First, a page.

Congress put the Iraqi Kurds on notice this summer against going forward with their independence vote. In the aftermath of Baghdad’s heavy-handed response, however, congressional ire is falling squarely on the central government.
US lawmakers’ new attitude is most evident in the final version of national defense legislation released Nov. 8. While the original House bill made US military aid to the Kurdistan Regional Government (KRG) “contingent upon KRG participation in the government of a unified Iraq,” final compromise legislation between the House and Senate contains no such warning (the Department of Defense has requested $365 million in stipends and sustainment for Kurdish peshmerga forces for fiscal year 2018).
Instead, advisory report language accompanying the bill addresses recent clashes between Iraqi security forces and Kurdish peshmerga forces by calling on “all parties to defuse tensions.” It specifically points the finger at the predominantly Shiite militias fighting alongside the Iraqi state.
“The conferees are alarmed by reports of clashes among security force elements over control of contested areas in Iraq and especially alarmed by reports of engagements between Kurdish peshmerga forces and Iranian-backed paramilitary forces,” says the report. “The conferees emphasize the significant contributions Kurdish security forces have made to countering [the Islamic State (IS)] and condemn Iranian interference in Iraqi affairs.”
Both Shiite and Sunni Arab political parties in Iraq have condemned the KRG referendum, as has the Donald Trump administration. Still, Congress has chosen to direct the blame for its aftermath squarely at Iran.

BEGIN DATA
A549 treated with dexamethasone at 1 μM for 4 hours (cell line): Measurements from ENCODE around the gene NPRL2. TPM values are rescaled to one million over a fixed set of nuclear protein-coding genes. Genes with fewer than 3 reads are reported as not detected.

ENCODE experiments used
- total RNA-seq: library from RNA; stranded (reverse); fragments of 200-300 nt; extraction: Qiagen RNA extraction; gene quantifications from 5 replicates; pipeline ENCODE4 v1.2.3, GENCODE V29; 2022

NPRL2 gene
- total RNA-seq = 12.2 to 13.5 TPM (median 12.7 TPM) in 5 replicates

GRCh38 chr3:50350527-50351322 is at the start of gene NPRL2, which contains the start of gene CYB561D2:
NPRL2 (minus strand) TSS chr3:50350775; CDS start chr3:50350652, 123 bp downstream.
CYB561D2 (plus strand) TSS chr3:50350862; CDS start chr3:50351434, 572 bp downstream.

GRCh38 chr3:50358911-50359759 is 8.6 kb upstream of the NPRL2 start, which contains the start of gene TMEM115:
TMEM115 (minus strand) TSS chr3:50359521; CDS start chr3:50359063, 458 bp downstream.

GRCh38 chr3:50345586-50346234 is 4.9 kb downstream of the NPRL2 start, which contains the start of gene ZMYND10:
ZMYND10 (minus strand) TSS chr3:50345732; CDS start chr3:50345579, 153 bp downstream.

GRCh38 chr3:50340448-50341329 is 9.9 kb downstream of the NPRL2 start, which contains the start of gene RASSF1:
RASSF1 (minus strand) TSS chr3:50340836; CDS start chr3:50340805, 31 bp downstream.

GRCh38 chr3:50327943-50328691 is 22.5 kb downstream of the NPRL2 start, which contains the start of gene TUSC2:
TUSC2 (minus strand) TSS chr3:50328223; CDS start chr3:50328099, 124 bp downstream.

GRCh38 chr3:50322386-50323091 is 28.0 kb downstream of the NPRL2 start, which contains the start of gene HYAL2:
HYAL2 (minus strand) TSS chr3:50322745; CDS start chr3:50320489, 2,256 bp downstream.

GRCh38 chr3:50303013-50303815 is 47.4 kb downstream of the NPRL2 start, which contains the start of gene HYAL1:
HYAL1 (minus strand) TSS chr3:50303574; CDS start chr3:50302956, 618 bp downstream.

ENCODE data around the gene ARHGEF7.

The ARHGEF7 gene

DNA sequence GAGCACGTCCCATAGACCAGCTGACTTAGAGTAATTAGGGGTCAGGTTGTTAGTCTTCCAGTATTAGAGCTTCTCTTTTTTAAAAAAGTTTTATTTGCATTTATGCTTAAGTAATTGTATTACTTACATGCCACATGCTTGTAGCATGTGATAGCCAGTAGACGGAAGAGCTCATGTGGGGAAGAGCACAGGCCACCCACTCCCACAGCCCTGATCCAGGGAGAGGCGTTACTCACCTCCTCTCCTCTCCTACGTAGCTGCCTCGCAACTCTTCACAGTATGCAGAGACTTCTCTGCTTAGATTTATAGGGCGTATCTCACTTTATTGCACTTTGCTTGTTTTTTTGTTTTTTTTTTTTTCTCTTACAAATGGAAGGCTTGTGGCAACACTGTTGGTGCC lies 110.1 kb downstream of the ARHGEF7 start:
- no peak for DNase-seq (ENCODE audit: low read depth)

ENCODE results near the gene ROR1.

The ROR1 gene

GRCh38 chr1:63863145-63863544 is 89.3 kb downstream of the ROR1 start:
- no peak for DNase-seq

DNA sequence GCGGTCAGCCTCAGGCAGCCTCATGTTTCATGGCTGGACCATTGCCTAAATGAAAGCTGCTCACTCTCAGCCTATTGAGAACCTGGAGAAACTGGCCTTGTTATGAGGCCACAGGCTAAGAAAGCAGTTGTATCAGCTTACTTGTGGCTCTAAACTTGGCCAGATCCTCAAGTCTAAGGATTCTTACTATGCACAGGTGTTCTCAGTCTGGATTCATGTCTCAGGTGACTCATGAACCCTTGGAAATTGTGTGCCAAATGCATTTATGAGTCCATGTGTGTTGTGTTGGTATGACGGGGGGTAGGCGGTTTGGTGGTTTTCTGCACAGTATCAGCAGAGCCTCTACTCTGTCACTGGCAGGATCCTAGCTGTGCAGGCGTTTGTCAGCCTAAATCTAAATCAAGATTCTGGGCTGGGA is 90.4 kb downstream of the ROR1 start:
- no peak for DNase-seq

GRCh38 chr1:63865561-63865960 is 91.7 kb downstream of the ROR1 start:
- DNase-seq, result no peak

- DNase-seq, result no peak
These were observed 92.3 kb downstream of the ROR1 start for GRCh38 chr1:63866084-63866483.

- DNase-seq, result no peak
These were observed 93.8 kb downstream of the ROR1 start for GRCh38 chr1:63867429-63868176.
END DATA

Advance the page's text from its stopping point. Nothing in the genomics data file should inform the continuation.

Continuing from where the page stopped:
“If Baghdad cannot guarantee the Kurdish people in Iraq the security, freedom and opportunities they desire, and if the United States is forced to choose between Iranian-backed militias and our longstanding Kurdish partners, I choose the Kurds,” Senate Armed Services Committee Chairman John McCain, R-Ariz., wrote in an October New York Times op-ed.
Other influential lawmakers have also backed Erbil.
After the referendum, Senate Minority Leader Chuck Schumer, D-N.Y., issued a statement calling on the Trump administration to back an independent Kurdish state.
“Iraq’s neighboring countries [are] led by despots who all oppose a Kurdish state because it threatens the status quo and their self-interests,” Schumer wrote in an implicit rebuke of Iran.
The final version of the defense bill also requires the Trump administration to submit a review of its strategy in Iraq and Syria to Congress as well as a quarterly “assessment of security in liberated areas in Iraq.” The assessment directs the administration to evaluate “the effectiveness of security forces in the post-conflict environment and an identification of which such forces will provide post-conflict stabilization and security in such liberated areas.”
The reports could provide greater clarity on the administration’s approach to dealing with Shiite militias and Iranian influence in Iraq following the defeat of IS.